Monday, April 28, 2003

Spent the weekend in Indianapolis, and did some uncharacteristically girly things. Saturday morning, there was a ladies' luncheon and fashion show at my in-laws' church. This proved to be more fun than one would ever imagine; the outfits were supplied by a local women's clothier and the models were supplied by the church ladies' clubs. Average age of the models, by my estimate: around 68. For the most part, the clothes were of the sort worn by retirees on vacation cruises. Note that this is not meant to be a disparaging remark. There's a certain look, involving lots of pastels adorned with in-your-face prints and matched to the teeth, that really does flatter sixtysomething ladies on holiday. After the show, I was coerced into trying on one of these ensembles; it was a long skirt and matching short jacket, in pale yellow denim with a print I can only describe as Covered With Bugs. I mean, it included at least three insect orders (nine collection points in Dave's entomology class!) in bright lifelike colors. I'll have to admit to being tempted, but good sense prevailed. The problem was: There was absolutely nowhere that I could ever imagine wearing it. Skirts and dresses are not part of my everyday wardrobe, and on the occasions when I do put one on, it's usually because my activities require business wear (which this outfit certainly wasn't), or else semiformal party wear (which this outfit most definitely wasn't). I suppose I could have kept the outfit in my closet for the next 20 years and then worn it on a cruise, but since going on a cruise is one of those activities that I can't imagine ever being hot to do at any age, I decided to pass.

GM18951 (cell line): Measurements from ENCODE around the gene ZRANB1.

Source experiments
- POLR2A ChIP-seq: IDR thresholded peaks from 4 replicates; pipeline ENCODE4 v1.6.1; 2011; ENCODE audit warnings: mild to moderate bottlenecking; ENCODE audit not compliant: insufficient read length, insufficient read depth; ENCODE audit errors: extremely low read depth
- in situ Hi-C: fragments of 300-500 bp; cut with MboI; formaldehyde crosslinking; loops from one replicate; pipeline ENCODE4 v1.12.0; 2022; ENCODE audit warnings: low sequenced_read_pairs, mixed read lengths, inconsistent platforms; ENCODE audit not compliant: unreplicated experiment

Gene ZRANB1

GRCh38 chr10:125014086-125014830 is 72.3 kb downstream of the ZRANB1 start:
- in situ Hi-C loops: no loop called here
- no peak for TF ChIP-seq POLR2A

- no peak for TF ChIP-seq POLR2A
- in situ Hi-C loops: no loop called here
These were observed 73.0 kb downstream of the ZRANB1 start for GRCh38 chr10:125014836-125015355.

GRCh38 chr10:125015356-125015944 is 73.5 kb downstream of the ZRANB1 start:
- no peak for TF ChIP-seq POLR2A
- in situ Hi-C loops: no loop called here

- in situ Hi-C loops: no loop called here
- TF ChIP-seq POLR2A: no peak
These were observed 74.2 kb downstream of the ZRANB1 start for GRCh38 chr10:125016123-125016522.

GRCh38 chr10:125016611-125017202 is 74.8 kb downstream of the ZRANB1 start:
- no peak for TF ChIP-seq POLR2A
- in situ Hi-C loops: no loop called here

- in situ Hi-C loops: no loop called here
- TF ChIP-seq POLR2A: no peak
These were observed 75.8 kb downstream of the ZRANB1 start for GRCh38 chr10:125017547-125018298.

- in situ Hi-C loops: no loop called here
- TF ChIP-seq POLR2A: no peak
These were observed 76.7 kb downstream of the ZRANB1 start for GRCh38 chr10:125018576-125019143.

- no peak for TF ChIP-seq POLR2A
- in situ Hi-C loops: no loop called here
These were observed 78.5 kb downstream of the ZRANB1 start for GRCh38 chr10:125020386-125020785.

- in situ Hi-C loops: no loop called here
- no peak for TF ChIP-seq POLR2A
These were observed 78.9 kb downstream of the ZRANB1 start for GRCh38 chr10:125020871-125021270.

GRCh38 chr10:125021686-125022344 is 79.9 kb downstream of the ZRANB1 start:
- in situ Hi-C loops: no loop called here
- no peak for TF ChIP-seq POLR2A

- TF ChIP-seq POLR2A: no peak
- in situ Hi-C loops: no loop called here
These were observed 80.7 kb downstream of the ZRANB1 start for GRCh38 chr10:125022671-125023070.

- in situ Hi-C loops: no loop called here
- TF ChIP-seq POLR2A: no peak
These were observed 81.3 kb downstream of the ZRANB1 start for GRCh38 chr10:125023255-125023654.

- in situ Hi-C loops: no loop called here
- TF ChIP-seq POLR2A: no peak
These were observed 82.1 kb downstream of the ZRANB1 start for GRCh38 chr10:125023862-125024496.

Also spent much of Sunday afternoon watching a pretty little leafcutter bee provision a cavity nest -- inside a plastic tube that serves as a perch on one of my mother-in-law's bird feeders. My admiration for cavity-nesting Hymenoptera grows daily. Nothing distracted this one -- she even dodged Rick and scooted into the nest while he held and turned the bird feeder in his hands to get a closer look. May her family live long and prosper.


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